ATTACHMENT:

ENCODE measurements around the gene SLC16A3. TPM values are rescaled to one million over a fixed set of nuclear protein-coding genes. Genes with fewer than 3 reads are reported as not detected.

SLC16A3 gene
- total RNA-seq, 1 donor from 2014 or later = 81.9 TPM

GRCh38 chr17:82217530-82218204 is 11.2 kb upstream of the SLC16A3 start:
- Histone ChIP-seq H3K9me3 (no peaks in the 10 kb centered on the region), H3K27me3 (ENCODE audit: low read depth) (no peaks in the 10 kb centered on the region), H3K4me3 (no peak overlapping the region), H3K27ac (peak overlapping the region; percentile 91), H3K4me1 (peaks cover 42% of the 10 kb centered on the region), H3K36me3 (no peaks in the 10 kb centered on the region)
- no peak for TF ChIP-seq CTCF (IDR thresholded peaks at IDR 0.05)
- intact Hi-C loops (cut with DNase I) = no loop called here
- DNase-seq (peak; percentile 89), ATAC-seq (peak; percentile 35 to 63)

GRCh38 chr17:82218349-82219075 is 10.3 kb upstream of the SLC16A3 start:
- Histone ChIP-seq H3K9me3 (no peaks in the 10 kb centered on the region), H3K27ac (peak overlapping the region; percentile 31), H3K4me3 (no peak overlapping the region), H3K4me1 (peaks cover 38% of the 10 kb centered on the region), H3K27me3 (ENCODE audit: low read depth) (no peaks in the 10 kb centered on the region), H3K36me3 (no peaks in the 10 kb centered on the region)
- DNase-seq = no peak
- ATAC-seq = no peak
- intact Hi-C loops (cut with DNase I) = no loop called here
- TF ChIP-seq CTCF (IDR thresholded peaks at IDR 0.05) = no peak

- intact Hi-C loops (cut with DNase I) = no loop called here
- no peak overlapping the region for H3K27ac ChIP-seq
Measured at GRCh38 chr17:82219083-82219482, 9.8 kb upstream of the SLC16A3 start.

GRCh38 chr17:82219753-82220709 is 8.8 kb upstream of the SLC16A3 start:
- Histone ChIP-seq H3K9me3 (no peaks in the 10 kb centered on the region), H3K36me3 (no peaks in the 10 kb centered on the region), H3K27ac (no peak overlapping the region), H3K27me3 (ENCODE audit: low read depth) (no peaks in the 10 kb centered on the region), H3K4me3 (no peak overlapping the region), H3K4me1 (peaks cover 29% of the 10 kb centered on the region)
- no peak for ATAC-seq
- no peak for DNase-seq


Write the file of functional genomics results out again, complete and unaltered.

ENCODE measurements around the gene SLC16A3. TPM values are rescaled to one million over a fixed set of nuclear protein-coding genes. Genes with fewer than 3 reads are reported as not detected.

SLC16A3 gene
- total RNA-seq, 1 donor from 2014 or later = 81.9 TPM

GRCh38 chr17:82217530-82218204 is 11.2 kb upstream of the SLC16A3 start:
- Histone ChIP-seq H3K9me3 (no peaks in the 10 kb centered on the region), H3K27me3 (ENCODE audit: low read depth) (no peaks in the 10 kb centered on the region), H3K4me3 (no peak overlapping the region), H3K27ac (peak overlapping the region; percentile 91), H3K4me1 (peaks cover 42% of the 10 kb centered on the region), H3K36me3 (no peaks in the 10 kb centered on the region)
- no peak for TF ChIP-seq CTCF (IDR thresholded peaks at IDR 0.05)
- intact Hi-C loops (cut with DNase I) = no loop called here
- DNase-seq (peak; percentile 89), ATAC-seq (peak; percentile 35 to 63)

GRCh38 chr17:82218349-82219075 is 10.3 kb upstream of the SLC16A3 start:
- Histone ChIP-seq H3K9me3 (no peaks in the 10 kb centered on the region), H3K27ac (peak overlapping the region; percentile 31), H3K4me3 (no peak overlapping the region), H3K4me1 (peaks cover 38% of the 10 kb centered on the region), H3K27me3 (ENCODE audit: low read depth) (no peaks in the 10 kb centered on the region), H3K36me3 (no peaks in the 10 kb centered on the region)
- DNase-seq = no peak
- ATAC-seq = no peak
- intact Hi-C loops (cut with DNase I) = no loop called here
- TF ChIP-seq CTCF (IDR thresholded peaks at IDR 0.05) = no peak

- intact Hi-C loops (cut with DNase I) = no loop called here
- no peak overlapping the region for H3K27ac ChIP-seq
Measured at GRCh38 chr17:82219083-82219482, 9.8 kb upstream of the SLC16A3 start.

GRCh38 chr17:82219753-82220709 is 8.8 kb upstream of the SLC16A3 start:
- Histone ChIP-seq H3K9me3 (no peaks in the 10 kb centered on the region), H3K36me3 (no peaks in the 10 kb centered on the region), H3K27ac (no peak overlapping the region), H3K27me3 (ENCODE audit: low read depth) (no peaks in the 10 kb centered on the region), H3K4me3 (no peak overlapping the region), H3K4me1 (peaks cover 29% of the 10 kb centered on the region)
- no peak for ATAC-seq
- no peak for DNase-seq